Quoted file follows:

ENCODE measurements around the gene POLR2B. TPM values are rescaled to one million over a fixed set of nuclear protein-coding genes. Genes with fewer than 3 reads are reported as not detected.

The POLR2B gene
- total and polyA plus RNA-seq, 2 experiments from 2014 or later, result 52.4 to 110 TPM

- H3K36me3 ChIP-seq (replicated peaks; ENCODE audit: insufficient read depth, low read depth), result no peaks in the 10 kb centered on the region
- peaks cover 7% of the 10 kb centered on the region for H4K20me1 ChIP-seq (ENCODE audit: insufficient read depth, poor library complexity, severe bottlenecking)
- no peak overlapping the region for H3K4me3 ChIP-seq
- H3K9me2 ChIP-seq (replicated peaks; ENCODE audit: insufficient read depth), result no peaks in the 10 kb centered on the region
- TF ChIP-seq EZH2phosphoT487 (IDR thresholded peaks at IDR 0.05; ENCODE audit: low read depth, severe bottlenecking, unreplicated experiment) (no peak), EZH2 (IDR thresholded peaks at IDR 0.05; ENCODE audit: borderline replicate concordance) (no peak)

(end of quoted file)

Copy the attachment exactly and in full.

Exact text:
ENCODE measurements around the gene POLR2B. TPM values are rescaled to one million over a fixed set of nuclear protein-coding genes. Genes with fewer than 3 reads are reported as not detected.

The POLR2B gene
- total and polyA plus RNA-seq, 2 experiments from 2014 or later, result 52.4 to 110 TPM

- H3K36me3 ChIP-seq (replicated peaks; ENCODE audit: insufficient read depth, low read depth), result no peaks in the 10 kb centered on the region
- peaks cover 7% of the 10 kb centered on the region for H4K20me1 ChIP-seq (ENCODE audit: insufficient read depth, poor library complexity, severe bottlenecking)
- no peak overlapping the region for H3K4me3 ChIP-seq
- H3K9me2 ChIP-seq (replicated peaks; ENCODE audit: insufficient read depth), result no peaks in the 10 kb centered on the region
- TF ChIP-seq EZH2phosphoT487 (IDR thresholded peaks at IDR 0.05; ENCODE audit: low read depth, severe bottlenecking, unreplicated experiment) (no peak), EZH2 (IDR thresholded peaks at IDR 0.05; ENCODE audit: borderline replicate concordance) (no peak)